After attending the 1993 Reform Party Convention, the late Dalton Camp wrote:
"The speechifying gives off acrid whiffs of xenophobia, homophobia, and paranoia—like an exhaust—in which it seems clear both orator and audience have been seized by some private terror: immigrants, lesbians, people out of work or from out of town and criminals."
The people who support Manning and his star pupil -- the Prime Minister of Canada -- still believe the same swill. If you doubt that, remember that the keynote speaker at this year's Manning Conference was Dr. Ron Paul. Besides being a former presidential candidate, Paul has left a long paper trail. Francis Russell reminds her readers of some of the gems contained in that pile of verbiage:
Speaking at the 50th anniversary of the founding of the John Birch Society, Paul said the society was “a great patriotic organization featuring an educational program solidly based on constitutional principles … Anyone who has been in the trenches over the years battling on any of the major issues — whether it’s pro-life, gun rights, property rights, taxes, government spending, regulation, national security, privacy, national sovereignty, the United Nations, foreign aid — knows that members of the John Birch Society are always in there doing the heavy lifting.”
That would be the same John Birch Society which claimed that Dwight Eisenhower was a Communist agent. And then there was Paul's reaction to the Rodney King Affair:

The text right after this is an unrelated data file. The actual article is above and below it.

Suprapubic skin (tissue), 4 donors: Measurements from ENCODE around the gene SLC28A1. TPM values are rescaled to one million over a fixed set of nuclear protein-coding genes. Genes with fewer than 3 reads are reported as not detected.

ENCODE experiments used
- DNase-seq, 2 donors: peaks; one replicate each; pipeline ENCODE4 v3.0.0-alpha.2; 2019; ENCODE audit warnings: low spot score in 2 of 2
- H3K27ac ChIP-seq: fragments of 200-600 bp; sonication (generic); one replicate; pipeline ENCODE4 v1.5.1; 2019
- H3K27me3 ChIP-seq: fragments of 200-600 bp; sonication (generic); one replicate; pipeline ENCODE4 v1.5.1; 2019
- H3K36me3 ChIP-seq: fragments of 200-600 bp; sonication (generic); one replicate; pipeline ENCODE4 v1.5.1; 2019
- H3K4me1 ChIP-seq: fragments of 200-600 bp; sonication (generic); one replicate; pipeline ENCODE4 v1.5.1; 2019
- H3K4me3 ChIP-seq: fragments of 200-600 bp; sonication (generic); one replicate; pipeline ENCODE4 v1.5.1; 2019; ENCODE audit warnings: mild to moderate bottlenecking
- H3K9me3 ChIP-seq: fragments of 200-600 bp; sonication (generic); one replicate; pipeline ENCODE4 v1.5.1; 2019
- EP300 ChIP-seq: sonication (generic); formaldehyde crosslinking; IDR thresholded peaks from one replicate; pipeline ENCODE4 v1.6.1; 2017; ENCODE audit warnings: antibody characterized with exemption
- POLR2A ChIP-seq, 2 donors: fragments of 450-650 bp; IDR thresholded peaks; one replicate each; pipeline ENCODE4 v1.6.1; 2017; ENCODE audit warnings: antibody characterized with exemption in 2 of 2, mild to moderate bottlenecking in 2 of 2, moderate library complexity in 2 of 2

The Ron Paul Political Report, published an editorial in June, 1992 in the wake of the Rodney King riots in Los Angeles. It suggested that the looting and rioting was an inevitable consequence of the federal government providing blacks with “civil rights quotas, mandated hiring preferences, set-asides for government contracts, gerrymandered voting districts, black bureaucracies, black mayors, black curricula in schools, black TV shows, black TV anchors, hate-crime laws, and public humiliation for anyone who dares question the black agenda … Order was only restored in L.A. when it came time for the blacks to pick up their welfare cheques three days after rioting began.”
The editorial was entirely consistent with Paul's statement that he would not have voted for the 1964 Civil Rights Act because "government should not dictate how property owners behave."
Then there was the problem of some of Paul's supporters, people like former Grand Wizard of the Klu Klux Klan, David Duke. When Duke threw his support behind Paul, David Frum wrote:
“Paul has just gained David Duke’s endorsement. This week, the former KKK Grand Wizard telephoned into the radio show hosted by Stormfront founder Don Black to announce his support … Mr. Black is a former Klansman and member of the American Nazi Party who founded the ‘white nationalist’ website Stormfront in 1995. He donated to Mr. Paul in 2007 and has been photographed with the candidate …
Paul was the man Preston Manning chose to keynote his conference. I note that Manning is an unapologetic Christian.